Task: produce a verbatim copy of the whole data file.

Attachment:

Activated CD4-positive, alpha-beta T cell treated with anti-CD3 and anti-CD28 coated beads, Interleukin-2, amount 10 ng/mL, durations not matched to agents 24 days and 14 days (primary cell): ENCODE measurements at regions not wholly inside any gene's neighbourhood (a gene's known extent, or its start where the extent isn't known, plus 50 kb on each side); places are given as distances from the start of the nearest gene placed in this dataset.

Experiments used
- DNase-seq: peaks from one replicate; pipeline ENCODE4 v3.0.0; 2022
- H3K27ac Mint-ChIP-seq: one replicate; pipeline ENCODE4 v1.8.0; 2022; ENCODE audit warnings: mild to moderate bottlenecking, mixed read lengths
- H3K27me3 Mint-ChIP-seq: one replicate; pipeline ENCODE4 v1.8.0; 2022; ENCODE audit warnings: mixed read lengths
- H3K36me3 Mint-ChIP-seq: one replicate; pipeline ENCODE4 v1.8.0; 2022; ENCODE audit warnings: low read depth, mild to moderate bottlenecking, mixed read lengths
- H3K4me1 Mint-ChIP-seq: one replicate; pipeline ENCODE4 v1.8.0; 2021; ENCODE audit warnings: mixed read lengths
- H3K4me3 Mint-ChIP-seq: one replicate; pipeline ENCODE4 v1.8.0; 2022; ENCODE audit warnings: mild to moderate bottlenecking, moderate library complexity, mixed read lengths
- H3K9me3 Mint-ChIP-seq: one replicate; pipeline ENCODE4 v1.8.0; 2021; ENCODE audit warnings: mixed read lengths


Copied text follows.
Activated CD4-positive, alpha-beta T cell treated with anti-CD3 and anti-CD28 coated beads, Interleukin-2, amount 10 ng/mL, durations not matched to agents 24 days and 14 days (primary cell): ENCODE measurements at regions not wholly inside any gene's neighbourhood (a gene's known extent, or its start where the extent isn't known, plus 50 kb on each side); places are given as distances from the start of the nearest gene placed in this dataset.

Experiments used
- DNase-seq: peaks from one replicate; pipeline ENCODE4 v3.0.0; 2022
- H3K27ac Mint-ChIP-seq: one replicate; pipeline ENCODE4 v1.8.0; 2022; ENCODE audit warnings: mild to moderate bottlenecking, mixed read lengths
- H3K27me3 Mint-ChIP-seq: one replicate; pipeline ENCODE4 v1.8.0; 2022; ENCODE audit warnings: mixed read lengths
- H3K36me3 Mint-ChIP-seq: one replicate; pipeline ENCODE4 v1.8.0; 2022; ENCODE audit warnings: low read depth, mild to moderate bottlenecking, mixed read lengths
- H3K4me1 Mint-ChIP-seq: one replicate; pipeline ENCODE4 v1.8.0; 2021; ENCODE audit warnings: mixed read lengths
- H3K4me3 Mint-ChIP-seq: one replicate; pipeline ENCODE4 v1.8.0; 2022; ENCODE audit warnings: mild to moderate bottlenecking, moderate library complexity, mixed read lengths
- H3K9me3 Mint-ChIP-seq: one replicate; pipeline ENCODE4 v1.8.0; 2021; ENCODE audit warnings: mixed read lengths